MadSci Network: Botany

Re: What are the advantages and disadvantages of artificial propagatation?

Date: Fri Mar 17 07:29:58 2000
Posted By: Gary Bachman, Assistant Professor Ornamental Horticulture, Tennessee Technological University
Area of science: Botany
ID: 951307178.Bt


When a portion of a plant is removed and placed into certain favorable 
conditions roots will form.  The plant parts that may be used include 
stems, roots or leaves depending on the species.  The resulting new plant 
will be identical to the original plant.  This is important when a 
grower wants to reproduce a desirable characteristic(s) of another 
plant.  Cutting propagation does not change any of the genetic code, it 
procduces plants with identical genetic characteristics.  

Propagtion using cuttings is probably the most important method of 
producing new plants in ornamental horticulture.  Deciduous as well as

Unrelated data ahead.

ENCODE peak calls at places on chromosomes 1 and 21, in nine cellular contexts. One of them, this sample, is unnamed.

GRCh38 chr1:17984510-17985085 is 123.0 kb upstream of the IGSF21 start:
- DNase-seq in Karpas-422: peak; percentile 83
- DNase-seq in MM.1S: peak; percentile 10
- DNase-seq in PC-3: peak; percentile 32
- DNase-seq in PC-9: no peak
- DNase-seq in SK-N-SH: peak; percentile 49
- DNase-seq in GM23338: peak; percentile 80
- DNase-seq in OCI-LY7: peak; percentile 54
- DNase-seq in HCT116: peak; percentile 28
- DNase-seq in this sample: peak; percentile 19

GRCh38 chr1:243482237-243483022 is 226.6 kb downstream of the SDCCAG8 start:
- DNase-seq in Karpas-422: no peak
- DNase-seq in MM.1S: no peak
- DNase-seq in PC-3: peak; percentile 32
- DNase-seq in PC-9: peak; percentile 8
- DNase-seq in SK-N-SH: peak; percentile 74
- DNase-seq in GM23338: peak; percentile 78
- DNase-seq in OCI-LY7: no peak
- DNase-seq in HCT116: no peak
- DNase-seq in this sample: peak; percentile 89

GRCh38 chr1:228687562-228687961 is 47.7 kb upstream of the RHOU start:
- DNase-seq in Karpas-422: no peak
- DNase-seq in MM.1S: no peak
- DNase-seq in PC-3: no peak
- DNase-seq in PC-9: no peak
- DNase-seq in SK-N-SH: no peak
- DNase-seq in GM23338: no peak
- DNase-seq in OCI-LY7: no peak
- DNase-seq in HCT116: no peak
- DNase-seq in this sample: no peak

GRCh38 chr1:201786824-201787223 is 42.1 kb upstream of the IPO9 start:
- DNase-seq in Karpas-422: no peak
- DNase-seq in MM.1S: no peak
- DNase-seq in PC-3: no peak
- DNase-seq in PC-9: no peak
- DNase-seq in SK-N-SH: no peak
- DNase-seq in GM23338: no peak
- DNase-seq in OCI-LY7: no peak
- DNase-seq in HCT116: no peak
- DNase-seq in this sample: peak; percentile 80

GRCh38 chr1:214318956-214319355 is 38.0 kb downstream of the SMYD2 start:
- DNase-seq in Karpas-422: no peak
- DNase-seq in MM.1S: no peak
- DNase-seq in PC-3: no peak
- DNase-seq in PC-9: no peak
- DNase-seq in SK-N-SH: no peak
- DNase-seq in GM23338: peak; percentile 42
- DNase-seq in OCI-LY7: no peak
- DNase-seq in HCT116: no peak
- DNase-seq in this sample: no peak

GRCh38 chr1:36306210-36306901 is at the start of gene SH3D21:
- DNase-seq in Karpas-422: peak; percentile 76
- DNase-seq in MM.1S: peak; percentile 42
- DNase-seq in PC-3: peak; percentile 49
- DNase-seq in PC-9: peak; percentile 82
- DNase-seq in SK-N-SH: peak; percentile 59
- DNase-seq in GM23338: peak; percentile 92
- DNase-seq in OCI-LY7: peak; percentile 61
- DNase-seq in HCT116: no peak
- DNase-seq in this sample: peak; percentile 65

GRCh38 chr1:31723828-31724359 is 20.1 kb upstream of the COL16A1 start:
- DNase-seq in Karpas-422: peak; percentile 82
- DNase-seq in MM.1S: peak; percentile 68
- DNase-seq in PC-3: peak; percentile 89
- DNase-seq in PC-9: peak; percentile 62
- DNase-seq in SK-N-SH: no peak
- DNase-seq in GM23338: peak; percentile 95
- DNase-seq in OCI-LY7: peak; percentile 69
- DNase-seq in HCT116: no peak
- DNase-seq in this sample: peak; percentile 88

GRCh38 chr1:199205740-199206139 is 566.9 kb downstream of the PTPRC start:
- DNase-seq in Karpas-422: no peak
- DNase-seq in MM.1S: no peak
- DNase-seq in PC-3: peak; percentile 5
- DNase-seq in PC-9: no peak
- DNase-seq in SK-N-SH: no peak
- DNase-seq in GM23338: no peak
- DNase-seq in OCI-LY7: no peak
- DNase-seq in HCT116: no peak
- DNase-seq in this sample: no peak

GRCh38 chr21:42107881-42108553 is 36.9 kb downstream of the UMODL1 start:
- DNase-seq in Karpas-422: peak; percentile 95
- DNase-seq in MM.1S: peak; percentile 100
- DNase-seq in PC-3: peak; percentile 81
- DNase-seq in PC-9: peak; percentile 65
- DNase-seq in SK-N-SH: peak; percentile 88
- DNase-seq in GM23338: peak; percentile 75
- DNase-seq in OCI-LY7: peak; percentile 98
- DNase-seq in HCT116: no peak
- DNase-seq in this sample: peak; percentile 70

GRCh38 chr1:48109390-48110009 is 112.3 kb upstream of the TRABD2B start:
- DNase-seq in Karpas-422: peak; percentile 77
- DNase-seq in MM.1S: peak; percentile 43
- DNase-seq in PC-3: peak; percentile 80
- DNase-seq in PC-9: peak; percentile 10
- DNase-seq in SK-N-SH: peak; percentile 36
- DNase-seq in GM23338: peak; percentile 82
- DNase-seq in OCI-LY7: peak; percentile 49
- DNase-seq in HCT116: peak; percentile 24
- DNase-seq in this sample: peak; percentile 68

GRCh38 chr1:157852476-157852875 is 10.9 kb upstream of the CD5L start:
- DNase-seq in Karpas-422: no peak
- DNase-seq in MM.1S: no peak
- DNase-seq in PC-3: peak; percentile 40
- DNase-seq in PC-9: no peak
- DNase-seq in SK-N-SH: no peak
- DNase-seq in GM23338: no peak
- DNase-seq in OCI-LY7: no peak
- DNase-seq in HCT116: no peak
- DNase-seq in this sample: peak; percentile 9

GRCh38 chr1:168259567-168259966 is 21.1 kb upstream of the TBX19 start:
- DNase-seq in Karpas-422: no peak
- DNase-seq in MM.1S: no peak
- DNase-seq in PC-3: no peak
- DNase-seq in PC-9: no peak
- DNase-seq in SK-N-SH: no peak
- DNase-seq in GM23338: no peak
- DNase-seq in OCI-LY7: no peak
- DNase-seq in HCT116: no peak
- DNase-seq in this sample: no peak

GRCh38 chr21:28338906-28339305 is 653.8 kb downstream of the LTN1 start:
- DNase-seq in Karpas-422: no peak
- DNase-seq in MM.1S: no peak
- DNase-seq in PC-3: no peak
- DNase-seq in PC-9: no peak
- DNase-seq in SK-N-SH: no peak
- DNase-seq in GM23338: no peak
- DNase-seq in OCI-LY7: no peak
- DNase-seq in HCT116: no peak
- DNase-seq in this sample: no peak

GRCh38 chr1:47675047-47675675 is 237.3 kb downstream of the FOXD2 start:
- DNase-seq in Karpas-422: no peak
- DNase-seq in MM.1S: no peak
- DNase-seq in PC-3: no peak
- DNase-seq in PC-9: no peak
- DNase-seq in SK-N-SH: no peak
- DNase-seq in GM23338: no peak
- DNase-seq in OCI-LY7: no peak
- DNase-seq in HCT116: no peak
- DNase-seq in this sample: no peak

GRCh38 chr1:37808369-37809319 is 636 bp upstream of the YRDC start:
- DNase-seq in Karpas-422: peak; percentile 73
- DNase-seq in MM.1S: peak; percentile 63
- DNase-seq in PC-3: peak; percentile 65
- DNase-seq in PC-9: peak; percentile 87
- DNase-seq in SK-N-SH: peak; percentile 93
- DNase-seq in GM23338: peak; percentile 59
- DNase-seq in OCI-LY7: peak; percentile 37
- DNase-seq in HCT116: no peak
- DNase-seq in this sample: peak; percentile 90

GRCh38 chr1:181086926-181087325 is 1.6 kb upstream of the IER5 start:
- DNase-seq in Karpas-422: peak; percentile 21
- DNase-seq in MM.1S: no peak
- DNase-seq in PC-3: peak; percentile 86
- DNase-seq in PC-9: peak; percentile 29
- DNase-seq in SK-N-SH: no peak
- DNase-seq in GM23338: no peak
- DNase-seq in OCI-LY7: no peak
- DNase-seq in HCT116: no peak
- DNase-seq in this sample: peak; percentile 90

evergreen species are propagated in this manner.  

There are numerous advantages to propagating plants using cuttings.  Many 
new plants may reproduced in a limited space from only a few stock plants. 
Cutting propagation is inexpensive and does not require extensive 
equipment.  Greater uniformity is obtained with the individual plants.  
Often producing plants from seed there is much variation in individual 
seedling growth.  the parent plant is usually reproduced exactly.  

Tissue culture is a high tech form of cutting propagation.  It is expensive to 
establish and there are rigorous protocols that must be followed.   
However, once established reproducing plants using tissue culture is a very 
effective method of plant propagation.  

David Hershey, Mad Science Administrator adds:

Grafting is another method of artificial propagation that can combine two 
different plants into a single plant. In grafting, a bud or shoot (the scion) 
is attached to a root bearing stem (the stock or rootstock). For example, 
dwarfing rootstocks are used to make dwarf fruit trees that bear normal size 
fruit. Disease resistant rootstocks are also often used.

A big advantage of tissue culture propagation is that viral diseases can be 
eliminated with proper procedures.


Hartmann, H.T., Kester, D.E. and Davies, F.T. 1996. Plant Propagation: 
Principles and Practices. Englewood Cliffs, NJ: Prentice Hall.

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